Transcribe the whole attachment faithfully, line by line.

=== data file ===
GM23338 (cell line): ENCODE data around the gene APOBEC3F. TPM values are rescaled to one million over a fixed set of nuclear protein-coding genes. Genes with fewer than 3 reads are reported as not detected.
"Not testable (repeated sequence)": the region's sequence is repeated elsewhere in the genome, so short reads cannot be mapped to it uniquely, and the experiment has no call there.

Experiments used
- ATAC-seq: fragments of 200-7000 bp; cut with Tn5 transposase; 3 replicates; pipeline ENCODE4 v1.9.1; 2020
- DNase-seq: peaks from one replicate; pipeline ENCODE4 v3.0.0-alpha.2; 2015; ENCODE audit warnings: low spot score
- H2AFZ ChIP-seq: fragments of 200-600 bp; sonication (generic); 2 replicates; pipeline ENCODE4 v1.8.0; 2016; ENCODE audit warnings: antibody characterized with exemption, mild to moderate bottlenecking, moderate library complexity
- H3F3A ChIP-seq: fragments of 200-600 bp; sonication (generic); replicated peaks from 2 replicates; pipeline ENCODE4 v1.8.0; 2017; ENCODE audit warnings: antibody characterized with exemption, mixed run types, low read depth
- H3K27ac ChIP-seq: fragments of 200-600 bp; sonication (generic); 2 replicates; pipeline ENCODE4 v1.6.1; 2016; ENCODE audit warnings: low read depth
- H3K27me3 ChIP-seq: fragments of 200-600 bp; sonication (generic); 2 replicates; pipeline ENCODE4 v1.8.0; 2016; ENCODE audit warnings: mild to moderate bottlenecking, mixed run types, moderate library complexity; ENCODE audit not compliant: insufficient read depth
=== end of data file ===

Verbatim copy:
GM23338 (cell line): ENCODE data around the gene APOBEC3F. TPM values are rescaled to one million over a fixed set of nuclear protein-coding genes. Genes with fewer than 3 reads are reported as not detected.
"Not testable (repeated sequence)": the region's sequence is repeated elsewhere in the genome, so short reads cannot be mapped to it uniquely, and the experiment has no call there.

Experiments used
- ATAC-seq: fragments of 200-7000 bp; cut with Tn5 transposase; 3 replicates; pipeline ENCODE4 v1.9.1; 2020
- DNase-seq: peaks from one replicate; pipeline ENCODE4 v3.0.0-alpha.2; 2015; ENCODE audit warnings: low spot score
- H2AFZ ChIP-seq: fragments of 200-600 bp; sonication (generic); 2 replicates; pipeline ENCODE4 v1.8.0; 2016; ENCODE audit warnings: antibody characterized with exemption, mild to moderate bottlenecking, moderate library complexity
- H3F3A ChIP-seq: fragments of 200-600 bp; sonication (generic); replicated peaks from 2 replicates; pipeline ENCODE4 v1.8.0; 2017; ENCODE audit warnings: antibody characterized with exemption, mixed run types, low read depth
- H3K27ac ChIP-seq: fragments of 200-600 bp; sonication (generic); 2 replicates; pipeline ENCODE4 v1.6.1; 2016; ENCODE audit warnings: low read depth
- H3K27me3 ChIP-seq: fragments of 200-600 bp; sonication (generic); 2 replicates; pipeline ENCODE4 v1.8.0; 2016; ENCODE audit warnings: mild to moderate bottlenecking, mixed run types, moderate library complexity; ENCODE audit not compliant: insufficient read depth